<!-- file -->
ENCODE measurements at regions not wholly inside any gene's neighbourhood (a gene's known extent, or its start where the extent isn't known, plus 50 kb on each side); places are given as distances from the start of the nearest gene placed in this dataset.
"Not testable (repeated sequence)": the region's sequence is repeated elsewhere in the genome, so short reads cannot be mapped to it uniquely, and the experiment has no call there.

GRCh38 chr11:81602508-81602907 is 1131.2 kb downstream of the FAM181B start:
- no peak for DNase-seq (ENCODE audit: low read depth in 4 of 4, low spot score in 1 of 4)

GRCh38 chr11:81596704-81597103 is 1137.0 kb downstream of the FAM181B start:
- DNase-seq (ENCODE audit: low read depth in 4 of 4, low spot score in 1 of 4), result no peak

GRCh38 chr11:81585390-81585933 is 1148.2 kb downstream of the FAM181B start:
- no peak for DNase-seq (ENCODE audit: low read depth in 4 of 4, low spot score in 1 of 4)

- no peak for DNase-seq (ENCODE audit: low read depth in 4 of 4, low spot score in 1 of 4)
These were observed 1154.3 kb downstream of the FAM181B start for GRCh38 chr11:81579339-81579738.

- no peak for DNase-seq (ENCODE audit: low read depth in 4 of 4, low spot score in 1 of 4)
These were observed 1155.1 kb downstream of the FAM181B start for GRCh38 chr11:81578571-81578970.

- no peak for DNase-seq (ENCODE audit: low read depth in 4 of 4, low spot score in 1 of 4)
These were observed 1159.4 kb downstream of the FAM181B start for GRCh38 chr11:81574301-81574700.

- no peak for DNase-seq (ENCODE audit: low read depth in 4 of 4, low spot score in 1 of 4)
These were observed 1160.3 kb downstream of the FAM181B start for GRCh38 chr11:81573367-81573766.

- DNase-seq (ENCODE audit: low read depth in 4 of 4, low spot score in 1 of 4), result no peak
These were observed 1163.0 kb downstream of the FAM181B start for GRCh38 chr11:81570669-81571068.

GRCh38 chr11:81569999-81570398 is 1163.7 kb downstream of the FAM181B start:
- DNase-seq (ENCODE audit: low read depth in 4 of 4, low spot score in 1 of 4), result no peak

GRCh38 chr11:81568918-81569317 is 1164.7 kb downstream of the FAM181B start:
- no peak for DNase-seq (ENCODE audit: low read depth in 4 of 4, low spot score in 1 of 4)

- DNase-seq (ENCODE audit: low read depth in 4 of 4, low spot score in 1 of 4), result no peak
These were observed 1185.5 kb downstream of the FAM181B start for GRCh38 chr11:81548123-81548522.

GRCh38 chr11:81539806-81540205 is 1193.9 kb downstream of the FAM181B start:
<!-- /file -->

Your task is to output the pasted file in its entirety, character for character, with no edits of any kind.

ENCODE measurements at regions not wholly inside any gene's neighbourhood (a gene's known extent, or its start where the extent isn't known, plus 50 kb on each side); places are given as distances from the start of the nearest gene placed in this dataset.
"Not testable (repeated sequence)": the region's sequence is repeated elsewhere in the genome, so short reads cannot be mapped to it uniquely, and the experiment has no call there.

GRCh38 chr11:81602508-81602907 is 1131.2 kb downstream of the FAM181B start:
- no peak for DNase-seq (ENCODE audit: low read depth in 4 of 4, low spot score in 1 of 4)

GRCh38 chr11:81596704-81597103 is 1137.0 kb downstream of the FAM181B start:
- DNase-seq (ENCODE audit: low read depth in 4 of 4, low spot score in 1 of 4), result no peak

GRCh38 chr11:81585390-81585933 is 1148.2 kb downstream of the FAM181B start:
- no peak for DNase-seq (ENCODE audit: low read depth in 4 of 4, low spot score in 1 of 4)

- no peak for DNase-seq (ENCODE audit: low read depth in 4 of 4, low spot score in 1 of 4)
These were observed 1154.3 kb downstream of the FAM181B start for GRCh38 chr11:81579339-81579738.

- no peak for DNase-seq (ENCODE audit: low read depth in 4 of 4, low spot score in 1 of 4)
These were observed 1155.1 kb downstream of the FAM181B start for GRCh38 chr11:81578571-81578970.

- no peak for DNase-seq (ENCODE audit: low read depth in 4 of 4, low spot score in 1 of 4)
These were observed 1159.4 kb downstream of the FAM181B start for GRCh38 chr11:81574301-81574700.

- no peak for DNase-seq (ENCODE audit: low read depth in 4 of 4, low spot score in 1 of 4)
These were observed 1160.3 kb downstream of the FAM181B start for GRCh38 chr11:81573367-81573766.

- DNase-seq (ENCODE audit: low read depth in 4 of 4, low spot score in 1 of 4), result no peak
These were observed 1163.0 kb downstream of the FAM181B start for GRCh38 chr11:81570669-81571068.

GRCh38 chr11:81569999-81570398 is 1163.7 kb downstream of the FAM181B start:
- DNase-seq (ENCODE audit: low read depth in 4 of 4, low spot score in 1 of 4), result no peak

GRCh38 chr11:81568918-81569317 is 1164.7 kb downstream of the FAM181B start:
- no peak for DNase-seq (ENCODE audit: low read depth in 4 of 4, low spot score in 1 of 4)

- DNase-seq (ENCODE audit: low read depth in 4 of 4, low spot score in 1 of 4), result no peak
These were observed 1185.5 kb downstream of the FAM181B start for GRCh38 chr11:81548123-81548522.

GRCh38 chr11:81539806-81540205 is 1193.9 kb downstream of the FAM181B start: